How Applegate Cellulose Insulation is Safe!
Applegate Cellulose Insulation is one of a few building materials used in homes that is commonly treated with fire retardants. Applegates’ premium products go the extra mile with fire retardancy by using a unique, two-stage process that injects both dry and liquid (BurnBarrier™) fire retardants to saturate the cellulose fibers. The use of our propriatary BurnBarrier™ fire retardant results in an exceptional insulation that meets and often exceeds stringent fire safety standards, helping protect you and your family.
Applegate Cellulose Insulation’s ability to add fire resistance is not limited to fire retardants, it also limits the amount of oxygen which can support a fire. Applegate Insulation gives occupants additional time to reach safety during a fire, unlike fiberglass which can actually decrease the amount of time a fire needs to destroy a wall. That’s right! The National Research Council Canada wrote, “…the fire resistance performance of an assembly with glass fibre insulation in the wall cavity was slightly lower than that of a non-insulated assembly.” Applegate Cellulose Insulation greatly restricts the amount of oxygen available to support combustion, preventing a chimney effect in which hot air and fire can race up a wall to a ceiling or attic where the fire can endanger the entire home.
Read more with, straight talk about building insulation and fire and new data on fire safety of aged cellulose insulation.
A comparison video of five different insulations and a non-insulated wall is available for viewing;
Fire comparison video – medium resolution
Fire comparison video – low resolution
Applegate Increases Fire Resistance by up to 55%!
Many common building materials release and / or contain fairly dangerous substances. For example, particleboard emits formaldehyde. Carpeting outgasses volatile organic compounds. Fiberglass insulation is listed as a potential carcinogen, containing respirable glass fibers, and potentially formaldehyde. Applegate Insulation has none of these concerns. In fact, Dr. Arthur Furst, one of the world’s foremost toxicologists, states, “In essence, the dusts from cellulose insulation materials can be considered as any household dusts… Biologically, cellulose is innocuous.”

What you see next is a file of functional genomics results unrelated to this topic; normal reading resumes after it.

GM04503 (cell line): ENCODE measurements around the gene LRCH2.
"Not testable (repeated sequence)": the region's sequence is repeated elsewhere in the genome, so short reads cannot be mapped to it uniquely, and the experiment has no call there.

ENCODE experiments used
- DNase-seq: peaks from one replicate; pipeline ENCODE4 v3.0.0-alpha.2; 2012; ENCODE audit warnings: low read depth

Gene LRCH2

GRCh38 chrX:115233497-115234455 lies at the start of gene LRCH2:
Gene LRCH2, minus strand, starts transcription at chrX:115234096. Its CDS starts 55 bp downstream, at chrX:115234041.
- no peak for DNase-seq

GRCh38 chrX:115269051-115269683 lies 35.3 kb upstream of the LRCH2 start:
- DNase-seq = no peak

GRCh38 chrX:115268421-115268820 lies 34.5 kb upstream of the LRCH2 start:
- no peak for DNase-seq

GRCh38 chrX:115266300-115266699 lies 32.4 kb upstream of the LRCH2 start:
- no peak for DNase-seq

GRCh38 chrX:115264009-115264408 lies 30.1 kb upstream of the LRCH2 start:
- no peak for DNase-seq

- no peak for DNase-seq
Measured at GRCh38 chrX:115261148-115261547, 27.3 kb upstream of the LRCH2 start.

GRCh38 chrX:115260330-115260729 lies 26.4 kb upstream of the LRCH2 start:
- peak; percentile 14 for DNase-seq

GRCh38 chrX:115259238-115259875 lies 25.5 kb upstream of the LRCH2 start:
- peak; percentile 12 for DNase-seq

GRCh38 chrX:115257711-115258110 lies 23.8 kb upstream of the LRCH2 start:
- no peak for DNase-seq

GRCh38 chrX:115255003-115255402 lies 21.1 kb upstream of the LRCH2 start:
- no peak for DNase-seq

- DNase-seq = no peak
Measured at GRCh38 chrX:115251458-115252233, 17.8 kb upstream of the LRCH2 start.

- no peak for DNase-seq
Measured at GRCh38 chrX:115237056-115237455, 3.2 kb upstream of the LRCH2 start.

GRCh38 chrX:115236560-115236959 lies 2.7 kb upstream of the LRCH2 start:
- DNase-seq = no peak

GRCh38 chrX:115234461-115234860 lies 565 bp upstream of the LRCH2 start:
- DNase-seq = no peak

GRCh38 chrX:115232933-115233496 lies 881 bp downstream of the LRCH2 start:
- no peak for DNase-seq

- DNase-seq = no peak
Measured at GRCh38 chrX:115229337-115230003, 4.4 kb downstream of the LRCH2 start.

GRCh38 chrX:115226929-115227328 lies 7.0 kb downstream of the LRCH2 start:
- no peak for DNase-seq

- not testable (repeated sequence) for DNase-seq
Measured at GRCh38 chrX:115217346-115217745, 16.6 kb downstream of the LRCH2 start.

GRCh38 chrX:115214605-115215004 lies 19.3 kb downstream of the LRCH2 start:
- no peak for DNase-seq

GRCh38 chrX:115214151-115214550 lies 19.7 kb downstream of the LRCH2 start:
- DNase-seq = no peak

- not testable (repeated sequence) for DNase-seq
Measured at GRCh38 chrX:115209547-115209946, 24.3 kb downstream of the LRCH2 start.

Donna Reynolds of the American Lung Association says, “Poor indoor air quality affects millions of workers’ health, decreases productivity, and increases the amount of sick leave.” Perhaps that’s why the American Lung Association of Virginia (ALA-VA) chose Applegate Insulation to insulate their 12,000 sq. ft., Breathe Easy® office complex. Applegate helps ALA – VA realize their primary goal of minimizing indoor air pollutants.
Take a look at some of the health concerns and how Applegate stacks up against traditional fiberglass.
A Comparison of Health Concerns
|Microscopic, respirable glass fibers?||Yes||No|
|Reasonably anticipated to be human carcinogen?1||Yes||No|
|Specified dust-mask rating required for install?||Yes||No|
1 For “Certain inhalable glass wool fibers” per U.S. Department of Health and Human Services Report on Carcinogens (ROC) 12th edition
Mold spores are everywhere. They’re found in nearly every environment—inside and outside; can be carried in through windows, doors and HVAC systems, on people’s clothing or pets; and are ready to rapidly reproduce if given appropriate conditions. In order for those mold spores to be activated and grow, three things must be present: correct temperature, nutrients/food, and moisture. Two of these components are a part of most living spaces. Most individuals like to keep their thermostat between 65F and 75F – a perfect range for comfort. Unfortunately, mold likes that temperature range, too, and can survive at temperatures between 47F – 120F. Furthermore, our buildings are built and furnished with the organic materials that mold devours for food; carpet, drywall, ceiling tiles, wall paper—even dust—are all materials mold uses for nutrients.
Moisture, however, can and should be a controllable element. Therefore, mold problems are actually moisture problems. In the EPA’s guide to Mold Remediation in Schools and Commercial Buildings, the first question they ask someone to consider when assessing a mold occurrence is: “Are there existing moisture problems in the building?”
In a paper entitled “Mold: Causes, Health Effects and Clean-Up”, Joe Lstiburek, a well-known building scientist, emphasizes the correlation between moisture and mold, “Mold requires water. No water, no mold. Mold is the result of a water problem. Fix the water problem. Clean up the mold. And you have fixed the mold problem. To avoid mold problems, avoid water problems.”
The good news is that Applegate does not cause moisture problems. In fact, it helps prevent them! Applegate’s density and custom fit aid in controlling air infiltration and exfiltration. Other insulations may permit moisture to piggyback its way into the walls on humid air; once inside the structure it may condense and gather on cooler surfaces, jumpstarting the mold to life.